Ingenuity 13 LLC v. Doe

Filing 9

ORDER GRANTING EX PARTE MOTION FOR EXPEDITED DISCOVERY by Hon. William Alsup granting 6 Ex Parte Application.(whalc1, COURT STAFF) (Filed on 10/22/2012)

Download PDF
1 2 3 4 5 IN THE UNITED STATES DISTRICT COURT 6 FOR THE NORTHERN DISTRICT OF CALIFORNIA 7 8 9 INGENUITY 13 LLC, 11 For the Northern District of California United States District Court 10 12 13 14 15 No. C 12-04977 WHA Plaintiff, v. ORDER GRANTING EX PARTE MOTION FOR EXPEDITED DISCOVERY JOHN DOE, Defendant. / Plaintiff Ingenuity 13 LLC asserts claims of copyright infringement against an 16 unidentified John Doe for downloading and distributing plaintiff’s copyrighted adult video 17 without permission. Plaintiff claims to have identified the Internet Protocol address for the 18 unidentified Doe and seeks permission to take limited, expedited discovery in order to obtain the 19 name and contact information of the Doe associated with that IP address. 20 Rule 26(d) allows a court to authorize early discovery before the Rule 26(f) conference 21 where it is in the interests of justice. When the identity of defendant is not known before a 22 complaint is filed, the plaintiff “should be given an opportunity through discovery to identify the 23 unknown defendants unless it is clear that discovery would not uncover the identities, or that the 24 complaint would be dismissed on other grounds.” Gillespie v. Civiletti, 629 F.2d 637, 642 (9th 25 Cir. 1980). Courts have examined whether (1) the Doe defendant is identified with sufficient 26 specificity that the court can determine that the defendant is a real person who can be sued in 27 federal court, (2) plaintiff has taken steps to locate and identify the defendant, (3) the action can 28 withstand a motion to dismiss, and (4) the discovery is likely to lead to identifying the 1 information that will permit service of process. AF Holdings LLC v. John Doe, No. Civ. 124218 2 WHA (N.D. Cal. Sept. 5, 2012) (Alsup, J.). 3 Plaintiff has shown good cause for limited, expedited discovery into the identify of Doe 4 defendant. Plaintiff has alleged that it is the exclusive rights holder to the copyrighted video 5 (Compl. ¶¶ 18–19, Exh. A). Plaintiff has gathered evidence of the Doe’s infringing activities 6 (Hansmeier Decl. ¶¶ 14–27). There is evidence that Doe used an online peer-to-peer media 7 distribution system, BitTorrent, to download plaintiff’s copyrighted video and distribute 8 plaintiff’s copyrighted video to third parties (id. ¶ 22–27). Plaintiff’s agent downloaded the 9 video file that Doe unlawfully distributed and confirmed that the file consisted of plaintiff’s copyrighted video (id. ¶ 25). All of this information was gathered by a technician using 11 For the Northern District of California United States District Court 10 procedures designed to ensure that the information gathered about Doe was accurate (id. ¶ 16). 12 Plaintiff has identified the ISP that provided Internet access to Doe as Wave Broadband (id. ¶¶ 13 24, 28). Based on the IP address, plaintiff pleads that defendant resides in or committed 14 copyright infringement in California (Compl. ¶ 6). When presented with the IP address and the 15 date and time of infringing activity, Wave Broadband should be able to identify the name and 16 address of Doe defendant because that information is contained in the ISP’s subscriber activity 17 log files (Hansmeier Decl. ¶ 22). Plaintiff’s request for discovery of Doe’s identity is not 18 prejudicial because the request is narrowly tailored to basic contact information. As the Second 19 Circuit has persuasively articulated, “expectation of privacy for sharing copyrighted [works] 20 through an online file-sharing network [is] simply insufficient to permit [Doe defendant] to avoid 21 having to defend against a claim of copyright infringement.” Arista Records, LLC v. Doe 3, 604 22 F.3d 110, 117–24 (2d Cir. 2010) (allowing discovery in similar circumstances). Moreover, there 23 is only one Doe defendant in this action, unlike other actions where attempts to identify multiple 24 Does at once were denied. See, e.g., Malibu Media, LLC v. John Does 1 though 10, Civ. No. 12- 25 3623-ODW (C.D. Cal. June 27, 2012) (Wright, J.) (allowing ex-parte discovery for first Doe 26 defendant); Discount Video Center, Inc. v. Does 1-5041, Civ. No. 11-2694 CW (N.D. Cal. Sept. 27 23, 2011) (Grewal, M.J.) (same). 28 2 1. Plaintiff immediately may serve Rule 45 subpoena on Wave Broadband to obtain 3 information to identify the Doe defendant, including the name, address, telephone 4 numbers, email addresses, and media access control addresses. The subpoena shall have 5 a copy of this Order attached. 6 2. Any information disclosed to the plaintiff in response to a Rule 45 subpoena may be 7 used by the plaintiff solely for the purpose of protecting plaintiff’s rights as set forth in its 8 complaint. 9 3. Plaintiff and any entity which receives a subpoena shall confer, if necessary, with 10 respect to the issue of payment for the information requested in the subpoena or for 11 For the Northern District of California For the reasons stated, this order GRANTS the motion as follows: 2 United States District Court 1 resolution of IP addresses which are not controlled by such entity, duplicate IP addresses 12 that resolve to the same individual, other IP addresses that do not provide the name and 13 other information requested of a unique individual, or for the entity’s internal costs to 14 notify its customers. 15 4. Any entity which receives a subpoena and elects to charge for the costs of production 16 shall provide a billing summary and any cost reports that serve as a basis for such billing 17 summary and any costs claimed by such entity. 18 5. If any entity subpoenaed pursuant to this order wishes to move to quash the subpoena, 19 it must do so before the return date of the subpoena, which shall be 28 days from the date 20 of service. 21 6. The subpoenaed entity shall preserve any subpoenaed information pending the 22 resolution of any timely-filed motion to quash. 23 24 IT IS SO ORDERED. 25 26 Dated: October 22, 2012. WILLIAM ALSUP UNITED STATES DISTRICT JUDGE 27 28 3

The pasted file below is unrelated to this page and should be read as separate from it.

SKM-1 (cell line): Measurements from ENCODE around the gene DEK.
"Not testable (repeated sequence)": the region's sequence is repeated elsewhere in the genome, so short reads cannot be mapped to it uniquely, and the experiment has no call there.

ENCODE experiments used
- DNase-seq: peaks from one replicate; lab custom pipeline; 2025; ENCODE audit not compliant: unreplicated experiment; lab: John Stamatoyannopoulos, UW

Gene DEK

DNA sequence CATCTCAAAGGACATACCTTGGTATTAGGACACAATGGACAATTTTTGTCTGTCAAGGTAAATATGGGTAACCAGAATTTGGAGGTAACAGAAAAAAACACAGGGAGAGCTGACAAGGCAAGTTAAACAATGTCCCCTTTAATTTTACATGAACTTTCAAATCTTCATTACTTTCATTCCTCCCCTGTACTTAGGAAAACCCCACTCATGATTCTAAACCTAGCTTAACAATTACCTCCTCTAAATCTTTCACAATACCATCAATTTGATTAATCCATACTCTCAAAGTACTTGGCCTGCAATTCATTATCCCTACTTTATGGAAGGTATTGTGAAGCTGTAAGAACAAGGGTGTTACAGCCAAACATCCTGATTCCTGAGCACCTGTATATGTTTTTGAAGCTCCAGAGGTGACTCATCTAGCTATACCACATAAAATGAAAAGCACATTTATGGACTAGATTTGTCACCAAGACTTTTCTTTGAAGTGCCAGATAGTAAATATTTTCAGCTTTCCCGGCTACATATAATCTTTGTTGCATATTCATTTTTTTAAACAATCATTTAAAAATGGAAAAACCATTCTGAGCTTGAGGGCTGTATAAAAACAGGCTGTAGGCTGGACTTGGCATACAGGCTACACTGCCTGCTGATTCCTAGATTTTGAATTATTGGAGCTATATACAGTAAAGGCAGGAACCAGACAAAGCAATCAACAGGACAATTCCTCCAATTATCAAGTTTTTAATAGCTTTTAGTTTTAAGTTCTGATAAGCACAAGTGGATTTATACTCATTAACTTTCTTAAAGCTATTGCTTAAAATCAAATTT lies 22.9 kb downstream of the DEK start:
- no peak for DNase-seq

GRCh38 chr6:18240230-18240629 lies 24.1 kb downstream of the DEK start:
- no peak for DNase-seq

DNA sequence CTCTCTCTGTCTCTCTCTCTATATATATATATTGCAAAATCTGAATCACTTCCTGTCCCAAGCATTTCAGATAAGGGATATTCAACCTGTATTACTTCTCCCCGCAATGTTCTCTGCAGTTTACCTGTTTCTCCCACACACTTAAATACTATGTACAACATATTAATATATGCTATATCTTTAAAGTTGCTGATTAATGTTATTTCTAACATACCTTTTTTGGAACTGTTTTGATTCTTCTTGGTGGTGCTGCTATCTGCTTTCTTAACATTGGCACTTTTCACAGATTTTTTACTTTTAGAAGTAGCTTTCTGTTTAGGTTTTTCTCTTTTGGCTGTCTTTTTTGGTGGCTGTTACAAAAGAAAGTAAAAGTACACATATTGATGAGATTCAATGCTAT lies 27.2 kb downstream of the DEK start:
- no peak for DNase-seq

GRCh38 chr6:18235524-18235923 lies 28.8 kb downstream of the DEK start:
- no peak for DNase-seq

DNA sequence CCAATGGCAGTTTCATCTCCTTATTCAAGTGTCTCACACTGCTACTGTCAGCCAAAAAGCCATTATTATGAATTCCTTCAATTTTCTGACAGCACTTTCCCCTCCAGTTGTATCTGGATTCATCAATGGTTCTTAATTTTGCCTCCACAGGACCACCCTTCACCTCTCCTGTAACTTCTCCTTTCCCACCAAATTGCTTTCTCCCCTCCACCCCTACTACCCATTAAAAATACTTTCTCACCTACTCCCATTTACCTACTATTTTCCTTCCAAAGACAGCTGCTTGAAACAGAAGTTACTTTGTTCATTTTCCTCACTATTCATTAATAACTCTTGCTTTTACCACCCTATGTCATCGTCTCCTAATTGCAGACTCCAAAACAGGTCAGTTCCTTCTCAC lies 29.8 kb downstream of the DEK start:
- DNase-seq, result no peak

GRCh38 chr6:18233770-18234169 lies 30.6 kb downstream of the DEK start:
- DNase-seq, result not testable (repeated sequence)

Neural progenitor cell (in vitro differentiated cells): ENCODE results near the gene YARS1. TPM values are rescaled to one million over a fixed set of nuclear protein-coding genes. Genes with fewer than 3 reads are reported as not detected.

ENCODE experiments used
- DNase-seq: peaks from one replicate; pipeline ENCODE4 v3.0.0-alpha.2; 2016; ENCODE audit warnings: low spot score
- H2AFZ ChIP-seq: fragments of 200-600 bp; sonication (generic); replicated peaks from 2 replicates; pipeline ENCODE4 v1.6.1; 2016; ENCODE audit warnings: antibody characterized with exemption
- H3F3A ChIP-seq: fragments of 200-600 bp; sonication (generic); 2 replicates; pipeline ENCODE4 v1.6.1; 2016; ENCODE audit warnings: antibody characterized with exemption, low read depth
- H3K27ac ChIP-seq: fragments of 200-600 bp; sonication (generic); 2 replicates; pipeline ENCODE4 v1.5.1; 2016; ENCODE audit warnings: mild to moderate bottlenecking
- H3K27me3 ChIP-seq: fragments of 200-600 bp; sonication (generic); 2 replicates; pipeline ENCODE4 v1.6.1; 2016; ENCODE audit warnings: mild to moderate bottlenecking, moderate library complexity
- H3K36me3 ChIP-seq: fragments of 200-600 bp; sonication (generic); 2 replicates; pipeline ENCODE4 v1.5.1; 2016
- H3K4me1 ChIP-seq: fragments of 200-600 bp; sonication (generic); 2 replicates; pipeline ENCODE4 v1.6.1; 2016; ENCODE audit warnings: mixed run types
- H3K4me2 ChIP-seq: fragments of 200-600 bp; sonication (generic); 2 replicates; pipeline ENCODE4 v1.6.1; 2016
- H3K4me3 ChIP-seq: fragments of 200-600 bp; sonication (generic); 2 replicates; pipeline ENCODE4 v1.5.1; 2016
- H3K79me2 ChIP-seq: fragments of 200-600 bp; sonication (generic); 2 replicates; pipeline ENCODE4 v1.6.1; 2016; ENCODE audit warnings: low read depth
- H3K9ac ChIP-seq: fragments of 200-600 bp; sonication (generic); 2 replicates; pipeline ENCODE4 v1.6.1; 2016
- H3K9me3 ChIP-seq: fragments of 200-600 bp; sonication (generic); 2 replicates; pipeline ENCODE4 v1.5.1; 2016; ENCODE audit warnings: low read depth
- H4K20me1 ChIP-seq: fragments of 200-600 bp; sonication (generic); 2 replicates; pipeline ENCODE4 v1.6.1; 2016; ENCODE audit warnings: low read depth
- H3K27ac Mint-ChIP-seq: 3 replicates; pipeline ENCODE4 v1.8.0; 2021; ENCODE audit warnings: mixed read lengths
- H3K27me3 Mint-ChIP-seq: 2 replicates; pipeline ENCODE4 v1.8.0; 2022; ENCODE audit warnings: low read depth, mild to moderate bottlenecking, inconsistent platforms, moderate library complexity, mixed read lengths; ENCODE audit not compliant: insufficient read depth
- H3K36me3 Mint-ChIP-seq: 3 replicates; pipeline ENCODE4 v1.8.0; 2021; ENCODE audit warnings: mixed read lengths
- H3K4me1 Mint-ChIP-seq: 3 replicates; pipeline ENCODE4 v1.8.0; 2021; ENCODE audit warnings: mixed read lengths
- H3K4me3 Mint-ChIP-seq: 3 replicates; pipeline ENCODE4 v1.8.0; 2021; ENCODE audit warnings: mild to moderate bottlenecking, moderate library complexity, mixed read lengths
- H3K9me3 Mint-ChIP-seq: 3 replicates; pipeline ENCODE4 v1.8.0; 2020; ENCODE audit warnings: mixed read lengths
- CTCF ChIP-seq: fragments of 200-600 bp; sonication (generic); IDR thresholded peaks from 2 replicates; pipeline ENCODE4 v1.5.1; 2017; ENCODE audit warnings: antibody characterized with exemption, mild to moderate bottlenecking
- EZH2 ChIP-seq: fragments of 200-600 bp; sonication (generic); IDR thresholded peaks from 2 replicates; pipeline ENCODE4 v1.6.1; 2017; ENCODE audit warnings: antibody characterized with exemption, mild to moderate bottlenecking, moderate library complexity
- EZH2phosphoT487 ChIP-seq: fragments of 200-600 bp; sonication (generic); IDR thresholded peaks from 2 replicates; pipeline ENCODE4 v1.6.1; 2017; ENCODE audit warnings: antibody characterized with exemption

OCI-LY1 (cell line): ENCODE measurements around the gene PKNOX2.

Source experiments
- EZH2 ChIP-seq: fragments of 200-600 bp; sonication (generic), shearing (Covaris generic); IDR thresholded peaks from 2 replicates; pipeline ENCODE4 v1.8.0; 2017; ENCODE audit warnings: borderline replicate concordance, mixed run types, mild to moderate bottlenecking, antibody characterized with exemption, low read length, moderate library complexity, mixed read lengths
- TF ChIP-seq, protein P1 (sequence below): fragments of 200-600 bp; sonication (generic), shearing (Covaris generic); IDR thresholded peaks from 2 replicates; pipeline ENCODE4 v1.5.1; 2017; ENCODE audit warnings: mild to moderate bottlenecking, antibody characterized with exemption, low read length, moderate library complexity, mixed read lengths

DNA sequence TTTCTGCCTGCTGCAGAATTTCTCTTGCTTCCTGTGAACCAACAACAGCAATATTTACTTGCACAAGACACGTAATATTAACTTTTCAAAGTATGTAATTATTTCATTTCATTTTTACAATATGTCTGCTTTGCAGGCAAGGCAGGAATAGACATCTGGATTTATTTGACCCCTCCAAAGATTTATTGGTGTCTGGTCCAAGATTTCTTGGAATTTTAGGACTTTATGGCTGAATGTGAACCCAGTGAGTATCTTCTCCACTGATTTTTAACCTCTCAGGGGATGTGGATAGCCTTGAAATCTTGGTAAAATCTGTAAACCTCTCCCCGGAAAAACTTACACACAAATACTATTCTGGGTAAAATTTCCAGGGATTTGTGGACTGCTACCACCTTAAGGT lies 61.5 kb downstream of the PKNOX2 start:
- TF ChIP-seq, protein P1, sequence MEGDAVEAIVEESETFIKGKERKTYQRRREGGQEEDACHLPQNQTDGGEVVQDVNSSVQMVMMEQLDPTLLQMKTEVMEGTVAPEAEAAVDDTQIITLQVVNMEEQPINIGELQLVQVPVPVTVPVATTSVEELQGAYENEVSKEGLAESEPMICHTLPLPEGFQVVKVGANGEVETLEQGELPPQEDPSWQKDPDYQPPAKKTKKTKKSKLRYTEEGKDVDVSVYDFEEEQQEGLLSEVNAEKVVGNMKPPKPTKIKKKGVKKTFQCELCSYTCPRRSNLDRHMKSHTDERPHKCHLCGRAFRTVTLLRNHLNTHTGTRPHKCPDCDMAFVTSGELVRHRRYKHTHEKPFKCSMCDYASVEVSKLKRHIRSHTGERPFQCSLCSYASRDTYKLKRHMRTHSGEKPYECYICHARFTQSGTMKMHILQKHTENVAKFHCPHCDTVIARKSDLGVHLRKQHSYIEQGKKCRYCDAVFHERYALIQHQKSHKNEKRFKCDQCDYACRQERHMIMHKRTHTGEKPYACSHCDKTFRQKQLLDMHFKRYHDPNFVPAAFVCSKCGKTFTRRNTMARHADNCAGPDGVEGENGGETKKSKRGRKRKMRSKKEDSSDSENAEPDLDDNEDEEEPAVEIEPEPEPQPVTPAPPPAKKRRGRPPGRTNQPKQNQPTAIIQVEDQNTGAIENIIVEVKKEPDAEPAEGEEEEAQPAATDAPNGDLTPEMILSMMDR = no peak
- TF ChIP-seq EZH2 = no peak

Disclaimer: Justia Dockets & Filings provides public litigation records from the federal appellate and district courts. These filings and docket sheets should not be considered findings of fact or liability, nor do they necessarily reflect the view of Justia.

Why Is My Information Online?